Copyright Kent Past 2010
The History of Kent
Leave your email address to receive Kent Past Times free every month
History of Tenterden
Tenterden comes from the Old English ‘ware’ meaning ‘dwellers’ and the Kentish word
‘denn’ as a ‘woodland pasture’ combined with a place-
Tenterden grew from the 14th century around the wool industry. Unlike other such centres in the Weald, it had the benefit of access to the sea. Much of what is now Romney Marsh was under water, and ships docked at Smallhythe. Shipbuilders used timber from the Wealden forests to build vessels, and in 1449, the Confederation of Cinque Ports incorporated Tenterden as a limb of Rye. Tenterden contributed ships to help fulfil Rye’s quota for the Crown.
Tenterden parish church is a Grade: I listed building, dedicated to Saint Mildred,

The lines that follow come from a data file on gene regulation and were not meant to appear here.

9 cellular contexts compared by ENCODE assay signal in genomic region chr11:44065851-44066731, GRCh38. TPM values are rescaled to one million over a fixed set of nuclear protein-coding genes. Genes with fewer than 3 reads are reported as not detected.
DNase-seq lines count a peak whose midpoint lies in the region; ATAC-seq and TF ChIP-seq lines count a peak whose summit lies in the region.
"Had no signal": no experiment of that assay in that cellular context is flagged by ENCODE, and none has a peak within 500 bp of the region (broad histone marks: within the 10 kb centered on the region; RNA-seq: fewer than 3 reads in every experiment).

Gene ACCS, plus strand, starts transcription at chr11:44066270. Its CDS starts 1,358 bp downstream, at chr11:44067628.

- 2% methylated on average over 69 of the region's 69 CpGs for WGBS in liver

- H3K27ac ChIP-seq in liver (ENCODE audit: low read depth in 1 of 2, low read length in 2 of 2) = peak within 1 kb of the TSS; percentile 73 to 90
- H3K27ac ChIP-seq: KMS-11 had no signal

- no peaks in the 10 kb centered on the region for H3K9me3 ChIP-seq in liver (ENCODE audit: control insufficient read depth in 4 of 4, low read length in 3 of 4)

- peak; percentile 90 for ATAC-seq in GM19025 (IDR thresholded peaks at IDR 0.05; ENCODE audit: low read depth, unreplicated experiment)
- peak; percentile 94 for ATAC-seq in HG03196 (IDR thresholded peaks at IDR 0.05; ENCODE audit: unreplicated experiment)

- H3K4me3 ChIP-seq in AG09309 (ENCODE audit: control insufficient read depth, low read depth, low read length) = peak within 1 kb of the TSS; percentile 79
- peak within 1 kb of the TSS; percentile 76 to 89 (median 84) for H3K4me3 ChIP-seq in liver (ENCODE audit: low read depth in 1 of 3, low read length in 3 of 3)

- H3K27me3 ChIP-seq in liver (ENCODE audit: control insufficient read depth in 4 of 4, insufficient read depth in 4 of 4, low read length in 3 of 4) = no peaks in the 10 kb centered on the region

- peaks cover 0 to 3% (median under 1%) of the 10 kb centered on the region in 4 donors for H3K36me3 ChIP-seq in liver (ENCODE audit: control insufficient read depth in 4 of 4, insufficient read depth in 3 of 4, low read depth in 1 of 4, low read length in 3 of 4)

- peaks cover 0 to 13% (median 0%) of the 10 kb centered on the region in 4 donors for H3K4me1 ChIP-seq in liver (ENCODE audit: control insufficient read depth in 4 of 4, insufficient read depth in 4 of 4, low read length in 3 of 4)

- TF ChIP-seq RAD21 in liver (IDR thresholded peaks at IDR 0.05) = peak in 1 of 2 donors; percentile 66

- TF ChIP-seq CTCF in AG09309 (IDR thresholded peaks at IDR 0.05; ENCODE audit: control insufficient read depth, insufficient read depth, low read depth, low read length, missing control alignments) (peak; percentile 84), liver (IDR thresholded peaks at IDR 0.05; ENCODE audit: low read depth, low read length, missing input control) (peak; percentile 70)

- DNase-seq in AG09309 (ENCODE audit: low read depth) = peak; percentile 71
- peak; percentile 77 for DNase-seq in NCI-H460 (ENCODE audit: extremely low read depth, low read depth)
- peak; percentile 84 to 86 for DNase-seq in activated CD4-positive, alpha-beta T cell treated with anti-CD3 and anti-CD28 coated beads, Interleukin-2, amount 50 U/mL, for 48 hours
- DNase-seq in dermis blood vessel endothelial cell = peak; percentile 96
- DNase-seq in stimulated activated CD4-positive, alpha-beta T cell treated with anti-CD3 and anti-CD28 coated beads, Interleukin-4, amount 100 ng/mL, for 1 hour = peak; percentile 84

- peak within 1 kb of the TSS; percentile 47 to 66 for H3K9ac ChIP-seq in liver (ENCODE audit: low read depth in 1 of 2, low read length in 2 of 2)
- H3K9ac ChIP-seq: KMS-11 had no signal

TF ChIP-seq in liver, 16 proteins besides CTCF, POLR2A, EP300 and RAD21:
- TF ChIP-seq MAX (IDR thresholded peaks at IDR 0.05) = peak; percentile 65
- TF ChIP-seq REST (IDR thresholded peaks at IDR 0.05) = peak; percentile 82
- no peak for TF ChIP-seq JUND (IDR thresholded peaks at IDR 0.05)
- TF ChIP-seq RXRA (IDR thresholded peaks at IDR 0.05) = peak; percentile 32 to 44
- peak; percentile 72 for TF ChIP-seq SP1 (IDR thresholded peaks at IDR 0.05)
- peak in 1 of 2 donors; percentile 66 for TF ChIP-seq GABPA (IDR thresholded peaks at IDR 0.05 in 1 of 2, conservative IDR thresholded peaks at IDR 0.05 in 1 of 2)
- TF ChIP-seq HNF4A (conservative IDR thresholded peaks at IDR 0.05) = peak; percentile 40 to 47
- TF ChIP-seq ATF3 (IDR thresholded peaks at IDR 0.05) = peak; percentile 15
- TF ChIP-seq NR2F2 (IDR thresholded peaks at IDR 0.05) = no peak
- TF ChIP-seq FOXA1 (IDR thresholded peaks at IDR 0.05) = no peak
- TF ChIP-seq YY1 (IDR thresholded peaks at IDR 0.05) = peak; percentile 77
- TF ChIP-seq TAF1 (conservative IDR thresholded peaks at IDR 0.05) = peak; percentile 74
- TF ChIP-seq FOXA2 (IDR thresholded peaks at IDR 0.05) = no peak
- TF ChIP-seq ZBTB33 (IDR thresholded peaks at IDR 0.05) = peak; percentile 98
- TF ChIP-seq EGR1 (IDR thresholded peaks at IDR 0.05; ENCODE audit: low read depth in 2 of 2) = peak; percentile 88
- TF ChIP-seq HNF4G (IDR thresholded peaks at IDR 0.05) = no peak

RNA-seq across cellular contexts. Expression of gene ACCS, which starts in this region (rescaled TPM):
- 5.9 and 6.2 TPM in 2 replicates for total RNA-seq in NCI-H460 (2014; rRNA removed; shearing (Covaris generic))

the daughter of Ermenburga, the Great Grand Daughter of . Although
the present church dates to the 12th Century, an earlier Saxon chapel occupied the
site. The church expanded several times from its 12th century beginnings. In 1461,
Richard Herne, of Canterbury, bequeathed funds to build the tower, which seems to
loom over the town. It is one of the churches in the 1588 system of warning beacons.
In 1717, Richard Phelps recast the existing five bells into six. Lester and Pack
added two trebles to make eight bells in 1769. Edward Hasted describes the church
as ‘a large handsome building, consisting of two isles and three chancels, having
a lofty well-
In 1864 G M Mills carried out, a major restoration. In 1971, Whitechapel rehung the
bells lower in the tower, and in December of that year, the Archbishop of Canterbury
rededicated them. In January of the following year, the Archbishop returned to preach
at a special service celebrating the completion of the restoration of the tower.
Tenterden railway station opened on the Rother Valley Railway’s branch line from Robertsbridge, on 29 March 1900. However, due to its distance from the town (nearly two miles away) a more convenient terminus, named ‘Tenterden Town’, opened on 16 March 1903…. more